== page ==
Open Access Short Communication

Response of Coupled Power Transmission Tower Line Systems Subjected to Blast Loads

Amanuel Tesfaye1* and Shifferaw Taye2

1Postgraduate student, School of Civil & Environmental Engineering, Addis Ababa Institute of Technology Addis Ababa University, Ethiopia

2Associate Professor of Structural Engineering, Addis Ababa Institute of Technology Addis Ababa University, Ethiopia

Corresponding Author

Received Date: November 02, 2021;  Published Date: Decemeber 14, 2021


A study on the effects of blast loads on tower-line coupling, single tower structure and tower-line structure system has been conducted and a variety of structural response variables have been compared. The modular and powerful finite element analysis software Dlubal- RFEM has been utilized for the blast-oriented linear implicit dynamic analysis of latticed transmission line structures covered in this study. The transient dynamic equilibrium equations of the tower have been directly solved by Newmark time integration method. Several study models from this work have indicated that there is up to nearly four-fold increase in support forces in uncoupled systems which subsequently greatly influence the planning, selection, design and detailing of support systems for such structures.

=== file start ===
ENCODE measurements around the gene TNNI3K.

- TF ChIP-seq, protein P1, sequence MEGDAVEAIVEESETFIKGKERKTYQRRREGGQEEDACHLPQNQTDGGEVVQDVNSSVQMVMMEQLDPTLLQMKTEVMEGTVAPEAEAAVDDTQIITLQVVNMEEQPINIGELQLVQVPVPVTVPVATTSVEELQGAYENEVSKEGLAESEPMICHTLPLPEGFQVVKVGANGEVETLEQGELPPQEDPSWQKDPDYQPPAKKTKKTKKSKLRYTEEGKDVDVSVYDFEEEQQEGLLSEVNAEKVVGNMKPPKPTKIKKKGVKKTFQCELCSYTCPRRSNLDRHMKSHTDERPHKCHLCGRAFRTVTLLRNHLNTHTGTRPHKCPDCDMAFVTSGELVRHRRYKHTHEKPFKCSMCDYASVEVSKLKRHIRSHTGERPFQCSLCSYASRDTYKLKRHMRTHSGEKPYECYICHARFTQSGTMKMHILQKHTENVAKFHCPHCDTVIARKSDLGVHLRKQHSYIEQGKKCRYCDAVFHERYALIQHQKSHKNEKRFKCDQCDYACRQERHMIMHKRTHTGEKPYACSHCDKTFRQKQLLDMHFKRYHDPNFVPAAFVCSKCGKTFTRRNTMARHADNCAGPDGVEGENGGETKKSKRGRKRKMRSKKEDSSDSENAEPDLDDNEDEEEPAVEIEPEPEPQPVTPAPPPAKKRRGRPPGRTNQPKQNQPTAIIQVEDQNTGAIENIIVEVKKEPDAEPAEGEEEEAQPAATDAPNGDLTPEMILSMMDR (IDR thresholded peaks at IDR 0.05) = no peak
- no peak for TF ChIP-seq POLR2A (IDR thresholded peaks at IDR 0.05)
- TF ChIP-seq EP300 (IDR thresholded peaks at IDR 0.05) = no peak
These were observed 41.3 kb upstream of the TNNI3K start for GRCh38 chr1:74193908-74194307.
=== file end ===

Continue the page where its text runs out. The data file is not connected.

Keywords: Power transmission tower-line coupling; Blast load; Time history analysis; Finite element analysis


Terrorist attacks on energy infrastructure are more common than many might think. According to a report by the Electric Power Research Institute of USA, which researches issues related to the electric power industry in the US, from 1996 – 2006 there were approximately 2500 attacks from terrorist groups against transmission lines and towers in various parts of the world and 500 attacks on substations [1]. There have been documented incidents of lattice transmission towers subjected to blasts in North America. And there is no guarantee it won’t happen elsewhere. On March 14, 1994, a Hydro-Quebec 131-foothigh transmission tower carrying a 230-kV line was damaged by an explosion [2]. It is futile trying to monitor the security of a vast rural transmission system. And rendered impossible for the utilities to protect each of their thousand power pylons spread across regions.